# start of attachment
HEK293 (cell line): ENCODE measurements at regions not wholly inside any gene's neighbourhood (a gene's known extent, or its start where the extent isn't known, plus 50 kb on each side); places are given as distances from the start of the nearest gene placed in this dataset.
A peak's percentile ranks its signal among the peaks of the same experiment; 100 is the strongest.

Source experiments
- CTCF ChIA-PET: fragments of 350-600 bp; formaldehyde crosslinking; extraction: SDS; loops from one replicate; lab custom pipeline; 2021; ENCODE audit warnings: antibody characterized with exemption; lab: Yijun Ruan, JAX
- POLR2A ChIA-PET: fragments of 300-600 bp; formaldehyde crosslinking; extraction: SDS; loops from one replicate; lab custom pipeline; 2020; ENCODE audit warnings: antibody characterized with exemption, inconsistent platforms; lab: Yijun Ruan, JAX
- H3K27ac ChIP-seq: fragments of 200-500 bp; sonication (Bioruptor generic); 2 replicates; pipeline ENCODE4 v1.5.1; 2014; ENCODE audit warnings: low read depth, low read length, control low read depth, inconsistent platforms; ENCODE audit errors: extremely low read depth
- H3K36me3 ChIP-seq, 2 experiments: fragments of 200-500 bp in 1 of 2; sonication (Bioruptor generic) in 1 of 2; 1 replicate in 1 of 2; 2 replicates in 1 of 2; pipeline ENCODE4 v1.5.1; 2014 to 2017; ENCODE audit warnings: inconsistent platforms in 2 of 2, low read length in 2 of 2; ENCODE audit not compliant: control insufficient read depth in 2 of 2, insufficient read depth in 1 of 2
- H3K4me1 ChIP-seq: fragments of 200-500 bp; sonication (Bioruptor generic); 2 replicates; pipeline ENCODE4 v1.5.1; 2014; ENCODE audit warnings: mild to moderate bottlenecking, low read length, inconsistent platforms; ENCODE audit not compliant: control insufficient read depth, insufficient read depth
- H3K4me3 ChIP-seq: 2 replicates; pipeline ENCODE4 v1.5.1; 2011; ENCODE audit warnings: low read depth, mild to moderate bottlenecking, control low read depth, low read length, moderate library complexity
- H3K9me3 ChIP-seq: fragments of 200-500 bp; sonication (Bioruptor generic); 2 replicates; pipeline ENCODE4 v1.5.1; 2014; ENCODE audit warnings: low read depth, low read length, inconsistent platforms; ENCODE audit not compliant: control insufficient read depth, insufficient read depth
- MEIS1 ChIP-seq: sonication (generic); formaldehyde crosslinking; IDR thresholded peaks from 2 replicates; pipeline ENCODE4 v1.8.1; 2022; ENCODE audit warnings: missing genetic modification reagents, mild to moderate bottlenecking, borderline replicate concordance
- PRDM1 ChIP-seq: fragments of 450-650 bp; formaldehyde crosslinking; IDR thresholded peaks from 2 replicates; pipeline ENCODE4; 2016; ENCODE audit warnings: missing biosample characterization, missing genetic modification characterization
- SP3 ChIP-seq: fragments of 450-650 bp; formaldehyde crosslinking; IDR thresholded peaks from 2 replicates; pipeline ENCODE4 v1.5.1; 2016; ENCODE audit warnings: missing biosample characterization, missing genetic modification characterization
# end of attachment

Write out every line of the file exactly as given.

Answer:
HEK293 (cell line): ENCODE measurements at regions not wholly inside any gene's neighbourhood (a gene's known extent, or its start where the extent isn't known, plus 50 kb on each side); places are given as distances from the start of the nearest gene placed in this dataset.
A peak's percentile ranks its signal among the peaks of the same experiment; 100 is the strongest.

Source experiments
- CTCF ChIA-PET: fragments of 350-600 bp; formaldehyde crosslinking; extraction: SDS; loops from one replicate; lab custom pipeline; 2021; ENCODE audit warnings: antibody characterized with exemption; lab: Yijun Ruan, JAX
- POLR2A ChIA-PET: fragments of 300-600 bp; formaldehyde crosslinking; extraction: SDS; loops from one replicate; lab custom pipeline; 2020; ENCODE audit warnings: antibody characterized with exemption, inconsistent platforms; lab: Yijun Ruan, JAX
- H3K27ac ChIP-seq: fragments of 200-500 bp; sonication (Bioruptor generic); 2 replicates; pipeline ENCODE4 v1.5.1; 2014; ENCODE audit warnings: low read depth, low read length, control low read depth, inconsistent platforms; ENCODE audit errors: extremely low read depth
- H3K36me3 ChIP-seq, 2 experiments: fragments of 200-500 bp in 1 of 2; sonication (Bioruptor generic) in 1 of 2; 1 replicate in 1 of 2; 2 replicates in 1 of 2; pipeline ENCODE4 v1.5.1; 2014 to 2017; ENCODE audit warnings: inconsistent platforms in 2 of 2, low read length in 2 of 2; ENCODE audit not compliant: control insufficient read depth in 2 of 2, insufficient read depth in 1 of 2
- H3K4me1 ChIP-seq: fragments of 200-500 bp; sonication (Bioruptor generic); 2 replicates; pipeline ENCODE4 v1.5.1; 2014; ENCODE audit warnings: mild to moderate bottlenecking, low read length, inconsistent platforms; ENCODE audit not compliant: control insufficient read depth, insufficient read depth
- H3K4me3 ChIP-seq: 2 replicates; pipeline ENCODE4 v1.5.1; 2011; ENCODE audit warnings: low read depth, mild to moderate bottlenecking, control low read depth, low read length, moderate library complexity
- H3K9me3 ChIP-seq: fragments of 200-500 bp; sonication (Bioruptor generic); 2 replicates; pipeline ENCODE4 v1.5.1; 2014; ENCODE audit warnings: low read depth, low read length, inconsistent platforms; ENCODE audit not compliant: control insufficient read depth, insufficient read depth
- MEIS1 ChIP-seq: sonication (generic); formaldehyde crosslinking; IDR thresholded peaks from 2 replicates; pipeline ENCODE4 v1.8.1; 2022; ENCODE audit warnings: missing genetic modification reagents, mild to moderate bottlenecking, borderline replicate concordance
- PRDM1 ChIP-seq: fragments of 450-650 bp; formaldehyde crosslinking; IDR thresholded peaks from 2 replicates; pipeline ENCODE4; 2016; ENCODE audit warnings: missing biosample characterization, missing genetic modification characterization
- SP3 ChIP-seq: fragments of 450-650 bp; formaldehyde crosslinking; IDR thresholded peaks from 2 replicates; pipeline ENCODE4 v1.5.1; 2016; ENCODE audit warnings: missing biosample characterization, missing genetic modification characterization